What is Digital Storytelling?
Digital storytelling is a participatory media process for creating new media narratives. Digital stories—which are typically first-person videos, but may also be told with audio or photographs—are powerful and authentic testimonials, useful for education and advocacy. See an example digital story produced in a DePaul classroom/community partnership.
In higher education, digital storytelling has steadily gained momentum as a pedagogical and research tool over the last decade, with faculty worldwide training to become digital storytelling facilitators and bringing digital storytelling and its allied values of personal storytelling, participatory process, and affordable, do-it-yourself production methods into their classrooms and research. These links indicate the range of digital storytelling projects currently happening in universities:
How is Digital Storytelling Used at DePaul?
Numerous faculty and staff members across the university are already using digital storytelling and affiliated methods in their teaching and research, including Lisa Dush, an Assistant Professor in WRD (see a recent digital storytelling course), and Scott Kelley and Brian Cicirello of the Office of Mission and Values. The methodology used by WRD and Mission and Values is from the Berkeley-based StoryCenter, which has developed a facilitator-training model that aims to maximize the transformative potential of story for individuals, organizations, and communities.
The StoryCorps methodology, familiar to NPR listeners, is also in use at DePaul. Other DePaul projects that share values with digital storytelling include Greg Scott’s Sawbuck Productions and Nichole Pinkard’s Digital Youth Network, to name only a few.
Interested in Learning More?
No matter what the platform or method, digital storytelling can serve as a grounding practice for cross-disciplinary collaboration in teaching, research, and creative activities. We invite you to share your digital storytellign-related skills, interestes, and methods with colleagues across the university and to help build capacity at DePaul for digital storytelling "across the curriculum."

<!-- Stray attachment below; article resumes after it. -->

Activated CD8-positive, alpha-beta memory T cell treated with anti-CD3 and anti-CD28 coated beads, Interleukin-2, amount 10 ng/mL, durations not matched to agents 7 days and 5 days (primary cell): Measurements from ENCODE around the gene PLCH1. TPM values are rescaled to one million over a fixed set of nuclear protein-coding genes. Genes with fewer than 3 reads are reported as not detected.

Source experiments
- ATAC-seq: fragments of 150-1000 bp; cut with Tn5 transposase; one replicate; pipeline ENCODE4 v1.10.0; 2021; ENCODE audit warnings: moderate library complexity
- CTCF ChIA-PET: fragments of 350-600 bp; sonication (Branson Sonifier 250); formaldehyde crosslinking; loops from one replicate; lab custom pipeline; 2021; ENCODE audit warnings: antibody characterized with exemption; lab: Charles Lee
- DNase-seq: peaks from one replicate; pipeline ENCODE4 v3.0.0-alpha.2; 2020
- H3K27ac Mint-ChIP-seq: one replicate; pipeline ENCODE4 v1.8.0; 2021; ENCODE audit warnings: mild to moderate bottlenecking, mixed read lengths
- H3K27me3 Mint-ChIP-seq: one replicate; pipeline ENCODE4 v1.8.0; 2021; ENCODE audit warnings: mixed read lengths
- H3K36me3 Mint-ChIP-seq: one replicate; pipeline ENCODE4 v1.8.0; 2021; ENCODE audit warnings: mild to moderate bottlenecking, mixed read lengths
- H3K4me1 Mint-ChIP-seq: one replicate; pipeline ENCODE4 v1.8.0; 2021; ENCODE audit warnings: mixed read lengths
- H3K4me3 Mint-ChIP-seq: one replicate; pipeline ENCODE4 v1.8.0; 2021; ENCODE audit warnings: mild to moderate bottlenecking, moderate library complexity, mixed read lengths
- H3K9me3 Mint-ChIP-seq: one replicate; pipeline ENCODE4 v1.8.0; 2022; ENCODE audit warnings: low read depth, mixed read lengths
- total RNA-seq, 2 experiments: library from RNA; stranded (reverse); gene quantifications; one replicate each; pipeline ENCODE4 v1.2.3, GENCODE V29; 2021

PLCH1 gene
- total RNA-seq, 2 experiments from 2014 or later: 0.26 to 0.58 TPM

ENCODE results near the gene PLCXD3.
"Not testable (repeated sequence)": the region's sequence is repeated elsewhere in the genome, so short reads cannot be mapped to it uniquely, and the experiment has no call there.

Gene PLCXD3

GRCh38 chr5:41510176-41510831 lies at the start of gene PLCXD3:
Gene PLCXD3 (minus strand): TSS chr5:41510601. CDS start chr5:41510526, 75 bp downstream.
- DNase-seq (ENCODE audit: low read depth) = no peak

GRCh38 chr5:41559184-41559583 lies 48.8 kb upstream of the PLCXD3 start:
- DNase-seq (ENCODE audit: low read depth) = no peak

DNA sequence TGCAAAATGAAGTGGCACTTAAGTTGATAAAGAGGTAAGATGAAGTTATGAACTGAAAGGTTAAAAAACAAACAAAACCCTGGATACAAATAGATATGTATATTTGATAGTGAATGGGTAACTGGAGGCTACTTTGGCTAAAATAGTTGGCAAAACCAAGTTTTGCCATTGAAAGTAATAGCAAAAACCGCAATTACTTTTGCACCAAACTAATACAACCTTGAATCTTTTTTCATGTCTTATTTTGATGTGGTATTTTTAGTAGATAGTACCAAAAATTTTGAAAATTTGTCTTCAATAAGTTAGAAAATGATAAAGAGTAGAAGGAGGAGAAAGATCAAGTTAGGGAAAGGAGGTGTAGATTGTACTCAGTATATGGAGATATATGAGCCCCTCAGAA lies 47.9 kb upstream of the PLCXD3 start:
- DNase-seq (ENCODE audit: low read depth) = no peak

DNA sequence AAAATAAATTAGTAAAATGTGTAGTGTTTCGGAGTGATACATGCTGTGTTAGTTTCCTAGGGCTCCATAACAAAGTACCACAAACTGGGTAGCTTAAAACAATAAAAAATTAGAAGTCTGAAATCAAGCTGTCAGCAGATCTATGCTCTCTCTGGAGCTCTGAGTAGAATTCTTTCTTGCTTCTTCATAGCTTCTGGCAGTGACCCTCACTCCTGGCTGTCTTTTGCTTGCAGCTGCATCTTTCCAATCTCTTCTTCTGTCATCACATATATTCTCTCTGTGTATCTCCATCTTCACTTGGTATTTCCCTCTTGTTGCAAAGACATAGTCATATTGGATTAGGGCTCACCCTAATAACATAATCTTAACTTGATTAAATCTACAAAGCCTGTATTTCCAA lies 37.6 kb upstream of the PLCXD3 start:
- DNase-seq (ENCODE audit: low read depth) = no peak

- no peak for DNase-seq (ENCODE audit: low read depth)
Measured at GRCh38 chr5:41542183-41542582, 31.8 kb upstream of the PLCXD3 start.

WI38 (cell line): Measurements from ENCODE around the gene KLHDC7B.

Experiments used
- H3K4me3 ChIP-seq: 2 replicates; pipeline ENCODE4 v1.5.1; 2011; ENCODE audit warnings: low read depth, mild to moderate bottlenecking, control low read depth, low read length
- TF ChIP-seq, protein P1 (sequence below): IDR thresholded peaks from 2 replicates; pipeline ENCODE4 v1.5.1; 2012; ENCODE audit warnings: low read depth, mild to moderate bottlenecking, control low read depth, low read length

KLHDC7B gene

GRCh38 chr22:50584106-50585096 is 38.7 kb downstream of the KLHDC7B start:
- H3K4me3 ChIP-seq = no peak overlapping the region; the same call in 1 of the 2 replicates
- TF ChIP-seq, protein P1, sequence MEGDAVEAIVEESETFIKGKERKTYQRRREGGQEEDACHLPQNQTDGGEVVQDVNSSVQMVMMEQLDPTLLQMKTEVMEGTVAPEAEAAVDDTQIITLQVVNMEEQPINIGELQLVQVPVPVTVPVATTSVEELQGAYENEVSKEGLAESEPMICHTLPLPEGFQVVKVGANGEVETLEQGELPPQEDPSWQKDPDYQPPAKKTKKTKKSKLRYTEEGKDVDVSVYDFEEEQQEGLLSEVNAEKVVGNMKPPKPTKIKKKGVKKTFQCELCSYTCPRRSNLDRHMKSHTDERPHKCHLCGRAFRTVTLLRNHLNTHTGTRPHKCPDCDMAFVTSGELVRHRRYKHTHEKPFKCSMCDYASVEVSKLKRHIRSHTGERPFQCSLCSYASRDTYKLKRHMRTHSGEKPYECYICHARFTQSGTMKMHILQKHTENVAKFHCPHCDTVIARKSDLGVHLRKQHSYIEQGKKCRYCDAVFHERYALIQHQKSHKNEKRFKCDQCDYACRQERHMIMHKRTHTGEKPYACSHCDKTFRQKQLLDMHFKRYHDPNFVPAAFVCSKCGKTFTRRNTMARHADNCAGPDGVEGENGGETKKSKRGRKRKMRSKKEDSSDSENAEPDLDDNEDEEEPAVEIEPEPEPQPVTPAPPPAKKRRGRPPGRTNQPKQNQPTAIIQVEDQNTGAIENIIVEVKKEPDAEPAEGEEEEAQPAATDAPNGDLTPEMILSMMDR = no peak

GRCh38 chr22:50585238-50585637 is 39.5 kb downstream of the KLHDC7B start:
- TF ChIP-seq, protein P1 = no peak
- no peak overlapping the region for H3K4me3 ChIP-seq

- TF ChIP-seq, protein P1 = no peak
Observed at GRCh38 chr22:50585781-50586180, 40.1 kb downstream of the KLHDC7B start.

Lisa Dush (WRD) and Brian Cicirello (Mission and Values) will be offering Digital Storytelling workshops in Summer 2015. Stay tuned for further details.
For more information, please contact Lisa Dush. Lisa gave a presentation on Digital Storytelling at Collaboratory in 2015, and her slides can be downloaded here.
4. Visualizing Data with Geographical Information System
What is a Geographical Information System (GIS)?
GIS is a computer system (Geographic Information System) that solves location problems or specializes in handling geospatial data. Hwang pointed out that we can use GIS to virtually navigate the world (Google Earth), find directions (Google Maps), find properties for sale, map historical census data (Social Explorer), monitor vegetation conditions, map pollutions, detect archeological sites, conduct location analysis for retail, and much more.
How is GIS used at DePaul?
Hwang used maps from recent faculty and student projects to illustrate the ways that data can be visualized using GIS to create maps that inventory (e.g., showing the availability of bike racks, or SRO housing), maps that inform (e.g., about the availability of food, English language instruction, or child care), maps that expose (e.g., the lack of Level I Trauma Centers in shooting hotspots across the city), and maps that explain (e.g., trace the relationship between homicide rates and locations).
Pictured above is Julie Hwang (Geology) delivering a presentation in the Collaboratory entitled "Using GIS to Visualize Data" in October 2015.
Interested in Learning More?
For more information, please see the DePaul Geography Department’s Map of the Month Project.